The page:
A good point to remember for future writing...I've done this several times and it works magically...figure out a potent quote for the beginning and end of a chapter and the rest will take care of itself. It's not just about establishing a natural point in time for the chapter to inhabit, it's about setting a tone, an emotional arc.
A beginning quote or scene-setting description or finisher should leave the reader with a distinct emotion that is also colored by either the end of the preceding chapter or the beginning of the next chapter.
That makes the decision of what to use for the end of the final chapter doubly important.
I think in a good biography, the foreword works on the reader as much as the beginning of the first chapter.
March 4, 2010
March 3, 2010
Slicing and dicing chapters down to 20/30 page size. It's relatively easy. Equally important in this stage is correctly sorting block quotes and big pieces of interviews. Lots of things are out of order right now.
I'm doing a chapter each day from beginning to last. It changes things up nicely. When I get to the end, I'll have forgotten the first chapter. That's the point.
March 1, 2010
A couple comments early on...
I'm really enjoying listening to the soundtrack to the movie Patton and the movie First Knight as I write. Jerry Goldsmith is a genius.
It's dawned on me that the "placeholder" truly is a staple of first draft writing. I've heard it mentioned on DVD commentary for episodes of The Office and writing for the TV screen is no different from fiction or biography in this sense.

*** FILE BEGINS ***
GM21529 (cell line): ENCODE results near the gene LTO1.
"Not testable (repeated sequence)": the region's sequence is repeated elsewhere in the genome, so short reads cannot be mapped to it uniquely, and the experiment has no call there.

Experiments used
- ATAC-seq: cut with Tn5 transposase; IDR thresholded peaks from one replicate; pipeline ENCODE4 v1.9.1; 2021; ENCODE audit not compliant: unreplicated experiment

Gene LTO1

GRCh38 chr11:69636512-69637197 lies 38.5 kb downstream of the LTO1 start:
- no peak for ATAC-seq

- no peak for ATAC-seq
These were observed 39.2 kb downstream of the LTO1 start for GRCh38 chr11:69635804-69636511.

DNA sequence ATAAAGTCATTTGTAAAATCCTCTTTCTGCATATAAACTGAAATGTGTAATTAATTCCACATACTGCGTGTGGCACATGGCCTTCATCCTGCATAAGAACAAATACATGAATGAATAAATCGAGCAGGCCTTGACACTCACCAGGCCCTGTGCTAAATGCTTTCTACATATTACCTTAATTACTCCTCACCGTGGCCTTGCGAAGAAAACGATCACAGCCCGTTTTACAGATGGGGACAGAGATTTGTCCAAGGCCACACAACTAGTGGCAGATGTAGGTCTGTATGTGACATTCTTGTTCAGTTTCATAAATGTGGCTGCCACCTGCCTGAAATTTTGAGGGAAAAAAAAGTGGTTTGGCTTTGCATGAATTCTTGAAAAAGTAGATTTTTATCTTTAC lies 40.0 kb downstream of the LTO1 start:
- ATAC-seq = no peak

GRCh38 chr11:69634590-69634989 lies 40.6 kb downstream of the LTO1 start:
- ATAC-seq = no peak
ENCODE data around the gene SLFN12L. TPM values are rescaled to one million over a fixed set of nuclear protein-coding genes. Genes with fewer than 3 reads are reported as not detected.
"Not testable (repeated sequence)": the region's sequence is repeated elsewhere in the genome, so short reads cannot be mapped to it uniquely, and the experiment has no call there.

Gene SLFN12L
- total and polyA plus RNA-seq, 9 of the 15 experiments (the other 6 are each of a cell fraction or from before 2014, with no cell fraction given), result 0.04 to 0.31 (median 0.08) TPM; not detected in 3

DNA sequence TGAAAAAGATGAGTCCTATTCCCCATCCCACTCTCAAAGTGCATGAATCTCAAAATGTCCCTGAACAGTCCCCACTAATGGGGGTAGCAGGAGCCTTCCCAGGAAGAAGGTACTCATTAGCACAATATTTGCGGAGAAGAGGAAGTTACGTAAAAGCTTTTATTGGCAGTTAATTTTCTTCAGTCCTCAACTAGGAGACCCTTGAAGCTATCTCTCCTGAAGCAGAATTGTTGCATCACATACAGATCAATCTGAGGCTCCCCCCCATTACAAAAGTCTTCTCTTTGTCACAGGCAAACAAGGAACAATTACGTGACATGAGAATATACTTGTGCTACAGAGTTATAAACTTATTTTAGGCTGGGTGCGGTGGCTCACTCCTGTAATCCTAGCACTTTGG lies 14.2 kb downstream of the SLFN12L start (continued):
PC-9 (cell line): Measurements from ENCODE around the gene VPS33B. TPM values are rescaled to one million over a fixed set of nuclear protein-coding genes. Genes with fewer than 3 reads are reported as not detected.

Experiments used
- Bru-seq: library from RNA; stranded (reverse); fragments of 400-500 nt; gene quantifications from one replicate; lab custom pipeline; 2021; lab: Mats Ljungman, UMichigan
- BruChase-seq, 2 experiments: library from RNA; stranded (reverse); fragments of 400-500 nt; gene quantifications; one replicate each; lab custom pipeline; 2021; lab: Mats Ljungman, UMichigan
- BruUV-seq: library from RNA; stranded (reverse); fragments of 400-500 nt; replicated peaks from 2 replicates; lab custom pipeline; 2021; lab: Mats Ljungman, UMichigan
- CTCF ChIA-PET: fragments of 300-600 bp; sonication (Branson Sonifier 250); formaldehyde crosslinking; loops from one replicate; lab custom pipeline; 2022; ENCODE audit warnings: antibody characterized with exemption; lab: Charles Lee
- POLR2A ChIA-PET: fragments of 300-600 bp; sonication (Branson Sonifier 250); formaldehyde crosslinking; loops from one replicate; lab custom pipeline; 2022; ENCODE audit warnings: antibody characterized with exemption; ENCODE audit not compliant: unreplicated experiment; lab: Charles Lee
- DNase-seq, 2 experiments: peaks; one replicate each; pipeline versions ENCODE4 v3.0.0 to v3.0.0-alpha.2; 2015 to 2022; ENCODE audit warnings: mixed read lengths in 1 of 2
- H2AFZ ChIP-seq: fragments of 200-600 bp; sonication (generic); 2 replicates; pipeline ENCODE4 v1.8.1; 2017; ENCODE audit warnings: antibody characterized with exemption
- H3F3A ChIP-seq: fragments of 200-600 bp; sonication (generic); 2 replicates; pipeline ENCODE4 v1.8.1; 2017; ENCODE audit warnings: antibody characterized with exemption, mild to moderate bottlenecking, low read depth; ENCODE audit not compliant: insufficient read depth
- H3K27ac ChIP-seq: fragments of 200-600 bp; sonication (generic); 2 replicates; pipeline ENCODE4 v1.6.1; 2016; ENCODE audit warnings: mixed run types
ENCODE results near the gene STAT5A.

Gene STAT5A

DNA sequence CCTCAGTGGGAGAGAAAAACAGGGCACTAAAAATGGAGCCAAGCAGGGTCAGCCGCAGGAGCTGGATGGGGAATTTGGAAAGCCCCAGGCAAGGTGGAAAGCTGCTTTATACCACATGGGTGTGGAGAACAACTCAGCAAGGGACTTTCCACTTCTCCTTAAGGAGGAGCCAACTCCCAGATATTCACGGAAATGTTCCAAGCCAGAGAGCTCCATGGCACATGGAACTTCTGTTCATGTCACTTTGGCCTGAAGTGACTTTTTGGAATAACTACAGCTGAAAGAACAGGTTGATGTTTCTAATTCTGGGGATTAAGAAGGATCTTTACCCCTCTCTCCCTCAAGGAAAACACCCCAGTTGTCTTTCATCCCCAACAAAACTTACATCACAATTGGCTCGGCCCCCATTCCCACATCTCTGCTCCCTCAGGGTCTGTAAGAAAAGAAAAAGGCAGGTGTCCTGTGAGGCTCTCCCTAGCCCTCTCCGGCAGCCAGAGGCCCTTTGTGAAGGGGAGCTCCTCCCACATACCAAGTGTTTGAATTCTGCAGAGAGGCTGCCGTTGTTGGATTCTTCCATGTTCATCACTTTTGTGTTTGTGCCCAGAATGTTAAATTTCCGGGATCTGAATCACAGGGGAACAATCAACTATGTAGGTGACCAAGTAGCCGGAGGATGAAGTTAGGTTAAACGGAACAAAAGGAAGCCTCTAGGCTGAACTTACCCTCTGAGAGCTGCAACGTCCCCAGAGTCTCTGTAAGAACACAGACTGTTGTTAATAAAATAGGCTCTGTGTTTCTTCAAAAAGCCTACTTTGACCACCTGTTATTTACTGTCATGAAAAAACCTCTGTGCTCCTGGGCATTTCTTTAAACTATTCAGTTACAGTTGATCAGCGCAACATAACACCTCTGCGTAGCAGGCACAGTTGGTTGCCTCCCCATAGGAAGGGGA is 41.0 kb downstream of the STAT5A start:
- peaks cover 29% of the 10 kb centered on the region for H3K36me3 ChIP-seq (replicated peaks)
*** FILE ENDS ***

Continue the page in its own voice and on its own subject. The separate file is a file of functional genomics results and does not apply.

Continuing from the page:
A placeholder is nothing more than a quick phrase inserted into the mix to remind the writer of the sort of writing that should appear there. It's better than nothing because it serves as a memento for the half-formed idea. In The Office, it might mark the sort of joke that should go there. In biography, it's usually a subject area and chronological marker. One hopes that one will find a good quote to fill it out and turn placeholder into poetry.
I'm viewing this last phase of writing with trepidation, mostly because I've gotten so used to transcription I worry I've forgotten how to write. I haven't written anything of creative significance in probably four months.
I suspect that I've amplified my abilities in cutting needless fat from the page. Most of the last transcriptions were tiny in terms of what made it to the document from the recording. I felt like I had heard it all.
I think it could take a week to really kick into high gear.